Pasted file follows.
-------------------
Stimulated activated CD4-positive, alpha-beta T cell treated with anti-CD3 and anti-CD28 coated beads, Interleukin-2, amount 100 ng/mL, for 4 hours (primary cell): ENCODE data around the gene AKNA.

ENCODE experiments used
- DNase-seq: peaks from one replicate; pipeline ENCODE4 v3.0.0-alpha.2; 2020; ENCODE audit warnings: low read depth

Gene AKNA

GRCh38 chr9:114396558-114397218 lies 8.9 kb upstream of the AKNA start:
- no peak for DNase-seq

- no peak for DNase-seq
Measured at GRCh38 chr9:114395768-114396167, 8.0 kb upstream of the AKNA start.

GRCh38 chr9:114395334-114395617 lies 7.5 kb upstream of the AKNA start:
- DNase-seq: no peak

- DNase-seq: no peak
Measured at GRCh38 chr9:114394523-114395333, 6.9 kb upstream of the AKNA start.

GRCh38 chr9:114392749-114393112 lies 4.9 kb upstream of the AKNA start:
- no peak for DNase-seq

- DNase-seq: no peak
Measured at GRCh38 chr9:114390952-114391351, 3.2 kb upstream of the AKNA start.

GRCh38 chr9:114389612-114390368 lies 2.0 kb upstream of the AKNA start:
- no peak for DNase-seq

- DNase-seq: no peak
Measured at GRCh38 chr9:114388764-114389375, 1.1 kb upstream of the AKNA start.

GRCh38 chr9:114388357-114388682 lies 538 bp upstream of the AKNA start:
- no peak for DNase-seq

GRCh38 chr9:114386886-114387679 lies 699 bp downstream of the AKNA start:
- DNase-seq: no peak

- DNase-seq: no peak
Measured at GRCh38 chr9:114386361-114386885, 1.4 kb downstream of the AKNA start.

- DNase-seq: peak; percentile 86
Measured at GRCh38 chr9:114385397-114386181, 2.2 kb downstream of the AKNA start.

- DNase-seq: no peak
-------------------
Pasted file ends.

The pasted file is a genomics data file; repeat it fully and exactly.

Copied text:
Stimulated activated CD4-positive, alpha-beta T cell treated with anti-CD3 and anti-CD28 coated beads, Interleukin-2, amount 100 ng/mL, for 4 hours (primary cell): ENCODE data around the gene AKNA.

ENCODE experiments used
- DNase-seq: peaks from one replicate; pipeline ENCODE4 v3.0.0-alpha.2; 2020; ENCODE audit warnings: low read depth

Gene AKNA

GRCh38 chr9:114396558-114397218 lies 8.9 kb upstream of the AKNA start:
- no peak for DNase-seq

- no peak for DNase-seq
Measured at GRCh38 chr9:114395768-114396167, 8.0 kb upstream of the AKNA start.

GRCh38 chr9:114395334-114395617 lies 7.5 kb upstream of the AKNA start:
- DNase-seq: no peak

- DNase-seq: no peak
Measured at GRCh38 chr9:114394523-114395333, 6.9 kb upstream of the AKNA start.

GRCh38 chr9:114392749-114393112 lies 4.9 kb upstream of the AKNA start:
- no peak for DNase-seq

- DNase-seq: no peak
Measured at GRCh38 chr9:114390952-114391351, 3.2 kb upstream of the AKNA start.

GRCh38 chr9:114389612-114390368 lies 2.0 kb upstream of the AKNA start:
- no peak for DNase-seq

- DNase-seq: no peak
Measured at GRCh38 chr9:114388764-114389375, 1.1 kb upstream of the AKNA start.

GRCh38 chr9:114388357-114388682 lies 538 bp upstream of the AKNA start:
- no peak for DNase-seq

GRCh38 chr9:114386886-114387679 lies 699 bp downstream of the AKNA start:
- DNase-seq: no peak

- DNase-seq: no peak
Measured at GRCh38 chr9:114386361-114386885, 1.4 kb downstream of the AKNA start.

- DNase-seq: peak; percentile 86
Measured at GRCh38 chr9:114385397-114386181, 2.2 kb downstream of the AKNA start.

- DNase-seq: no peak